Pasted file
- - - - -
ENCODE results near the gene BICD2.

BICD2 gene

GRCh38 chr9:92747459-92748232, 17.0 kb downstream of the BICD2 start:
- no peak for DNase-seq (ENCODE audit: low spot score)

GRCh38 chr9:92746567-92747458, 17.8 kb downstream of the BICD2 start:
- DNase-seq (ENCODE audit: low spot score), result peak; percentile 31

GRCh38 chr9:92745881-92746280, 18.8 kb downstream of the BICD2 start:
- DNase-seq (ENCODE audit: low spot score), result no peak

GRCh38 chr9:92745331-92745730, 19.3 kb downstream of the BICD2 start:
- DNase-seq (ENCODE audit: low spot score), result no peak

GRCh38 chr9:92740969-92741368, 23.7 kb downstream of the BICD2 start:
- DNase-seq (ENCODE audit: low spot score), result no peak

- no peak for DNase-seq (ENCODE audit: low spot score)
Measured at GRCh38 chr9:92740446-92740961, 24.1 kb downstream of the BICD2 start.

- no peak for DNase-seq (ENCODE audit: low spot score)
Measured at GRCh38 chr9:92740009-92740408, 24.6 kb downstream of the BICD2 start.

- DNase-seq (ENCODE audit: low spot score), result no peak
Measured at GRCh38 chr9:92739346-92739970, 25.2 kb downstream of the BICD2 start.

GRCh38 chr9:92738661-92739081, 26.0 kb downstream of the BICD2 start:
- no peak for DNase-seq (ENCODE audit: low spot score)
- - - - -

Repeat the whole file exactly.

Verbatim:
ENCODE results near the gene BICD2.

BICD2 gene

GRCh38 chr9:92747459-92748232, 17.0 kb downstream of the BICD2 start:
- no peak for DNase-seq (ENCODE audit: low spot score)

GRCh38 chr9:92746567-92747458, 17.8 kb downstream of the BICD2 start:
- DNase-seq (ENCODE audit: low spot score), result peak; percentile 31

GRCh38 chr9:92745881-92746280, 18.8 kb downstream of the BICD2 start:
- DNase-seq (ENCODE audit: low spot score), result no peak

GRCh38 chr9:92745331-92745730, 19.3 kb downstream of the BICD2 start:
- DNase-seq (ENCODE audit: low spot score), result no peak

GRCh38 chr9:92740969-92741368, 23.7 kb downstream of the BICD2 start:
- DNase-seq (ENCODE audit: low spot score), result no peak

- no peak for DNase-seq (ENCODE audit: low spot score)
Measured at GRCh38 chr9:92740446-92740961, 24.1 kb downstream of the BICD2 start.

- no peak for DNase-seq (ENCODE audit: low spot score)
Measured at GRCh38 chr9:92740009-92740408, 24.6 kb downstream of the BICD2 start.

- DNase-seq (ENCODE audit: low spot score), result no peak
Measured at GRCh38 chr9:92739346-92739970, 25.2 kb downstream of the BICD2 start.

GRCh38 chr9:92738661-92739081, 26.0 kb downstream of the BICD2 start:
- no peak for DNase-seq (ENCODE audit: low spot score)